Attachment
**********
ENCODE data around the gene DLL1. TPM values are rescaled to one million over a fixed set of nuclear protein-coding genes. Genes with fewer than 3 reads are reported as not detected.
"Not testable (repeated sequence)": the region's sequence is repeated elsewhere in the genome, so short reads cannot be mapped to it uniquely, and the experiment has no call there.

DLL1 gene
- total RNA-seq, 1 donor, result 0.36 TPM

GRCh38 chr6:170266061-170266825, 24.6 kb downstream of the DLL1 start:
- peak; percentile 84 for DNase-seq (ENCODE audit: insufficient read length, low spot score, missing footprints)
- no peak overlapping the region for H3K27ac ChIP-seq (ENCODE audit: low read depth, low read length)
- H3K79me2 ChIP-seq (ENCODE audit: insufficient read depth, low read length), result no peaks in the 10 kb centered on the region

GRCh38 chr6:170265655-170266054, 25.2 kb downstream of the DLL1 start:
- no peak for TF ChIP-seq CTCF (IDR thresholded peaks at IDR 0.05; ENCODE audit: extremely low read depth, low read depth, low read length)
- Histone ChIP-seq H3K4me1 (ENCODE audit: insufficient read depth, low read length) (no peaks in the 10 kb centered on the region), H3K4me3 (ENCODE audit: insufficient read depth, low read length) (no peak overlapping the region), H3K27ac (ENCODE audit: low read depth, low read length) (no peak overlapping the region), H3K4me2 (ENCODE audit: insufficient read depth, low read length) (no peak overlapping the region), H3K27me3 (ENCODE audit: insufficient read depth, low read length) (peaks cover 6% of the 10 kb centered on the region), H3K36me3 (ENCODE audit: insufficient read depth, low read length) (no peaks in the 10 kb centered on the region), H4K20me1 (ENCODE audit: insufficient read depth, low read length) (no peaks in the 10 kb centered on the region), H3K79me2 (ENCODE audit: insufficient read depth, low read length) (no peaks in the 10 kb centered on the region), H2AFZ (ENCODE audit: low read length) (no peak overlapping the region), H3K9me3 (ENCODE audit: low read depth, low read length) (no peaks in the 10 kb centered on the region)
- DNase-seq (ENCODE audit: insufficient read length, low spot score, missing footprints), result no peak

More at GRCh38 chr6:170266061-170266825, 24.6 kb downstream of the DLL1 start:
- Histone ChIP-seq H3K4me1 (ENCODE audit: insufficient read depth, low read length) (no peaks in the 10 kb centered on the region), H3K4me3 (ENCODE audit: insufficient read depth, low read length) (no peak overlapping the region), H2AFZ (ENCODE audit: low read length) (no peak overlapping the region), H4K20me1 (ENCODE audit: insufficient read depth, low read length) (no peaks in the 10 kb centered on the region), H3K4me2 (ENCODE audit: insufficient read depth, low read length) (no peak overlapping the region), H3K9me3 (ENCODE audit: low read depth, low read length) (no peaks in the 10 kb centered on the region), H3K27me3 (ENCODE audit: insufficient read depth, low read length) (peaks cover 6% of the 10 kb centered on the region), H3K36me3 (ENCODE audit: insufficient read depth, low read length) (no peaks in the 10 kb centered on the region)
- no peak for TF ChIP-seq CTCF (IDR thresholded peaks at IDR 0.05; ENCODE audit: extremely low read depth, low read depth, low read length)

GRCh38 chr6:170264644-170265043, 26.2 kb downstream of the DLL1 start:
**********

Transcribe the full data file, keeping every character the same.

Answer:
ENCODE data around the gene DLL1. TPM values are rescaled to one million over a fixed set of nuclear protein-coding genes. Genes with fewer than 3 reads are reported as not detected.
"Not testable (repeated sequence)": the region's sequence is repeated elsewhere in the genome, so short reads cannot be mapped to it uniquely, and the experiment has no call there.

DLL1 gene
- total RNA-seq, 1 donor, result 0.36 TPM

GRCh38 chr6:170266061-170266825, 24.6 kb downstream of the DLL1 start:
- peak; percentile 84 for DNase-seq (ENCODE audit: insufficient read length, low spot score, missing footprints)
- no peak overlapping the region for H3K27ac ChIP-seq (ENCODE audit: low read depth, low read length)
- H3K79me2 ChIP-seq (ENCODE audit: insufficient read depth, low read length), result no peaks in the 10 kb centered on the region

GRCh38 chr6:170265655-170266054, 25.2 kb downstream of the DLL1 start:
- no peak for TF ChIP-seq CTCF (IDR thresholded peaks at IDR 0.05; ENCODE audit: extremely low read depth, low read depth, low read length)
- Histone ChIP-seq H3K4me1 (ENCODE audit: insufficient read depth, low read length) (no peaks in the 10 kb centered on the region), H3K4me3 (ENCODE audit: insufficient read depth, low read length) (no peak overlapping the region), H3K27ac (ENCODE audit: low read depth, low read length) (no peak overlapping the region), H3K4me2 (ENCODE audit: insufficient read depth, low read length) (no peak overlapping the region), H3K27me3 (ENCODE audit: insufficient read depth, low read length) (peaks cover 6% of the 10 kb centered on the region), H3K36me3 (ENCODE audit: insufficient read depth, low read length) (no peaks in the 10 kb centered on the region), H4K20me1 (ENCODE audit: insufficient read depth, low read length) (no peaks in the 10 kb centered on the region), H3K79me2 (ENCODE audit: insufficient read depth, low read length) (no peaks in the 10 kb centered on the region), H2AFZ (ENCODE audit: low read length) (no peak overlapping the region), H3K9me3 (ENCODE audit: low read depth, low read length) (no peaks in the 10 kb centered on the region)
- DNase-seq (ENCODE audit: insufficient read length, low spot score, missing footprints), result no peak

More at GRCh38 chr6:170266061-170266825, 24.6 kb downstream of the DLL1 start:
- Histone ChIP-seq H3K4me1 (ENCODE audit: insufficient read depth, low read length) (no peaks in the 10 kb centered on the region), H3K4me3 (ENCODE audit: insufficient read depth, low read length) (no peak overlapping the region), H2AFZ (ENCODE audit: low read length) (no peak overlapping the region), H4K20me1 (ENCODE audit: insufficient read depth, low read length) (no peaks in the 10 kb centered on the region), H3K4me2 (ENCODE audit: insufficient read depth, low read length) (no peak overlapping the region), H3K9me3 (ENCODE audit: low read depth, low read length) (no peaks in the 10 kb centered on the region), H3K27me3 (ENCODE audit: insufficient read depth, low read length) (peaks cover 6% of the 10 kb centered on the region), H3K36me3 (ENCODE audit: insufficient read depth, low read length) (no peaks in the 10 kb centered on the region)
- no peak for TF ChIP-seq CTCF (IDR thresholded peaks at IDR 0.05; ENCODE audit: extremely low read depth, low read depth, low read length)

GRCh38 chr6:170264644-170265043, 26.2 kb downstream of the DLL1 start: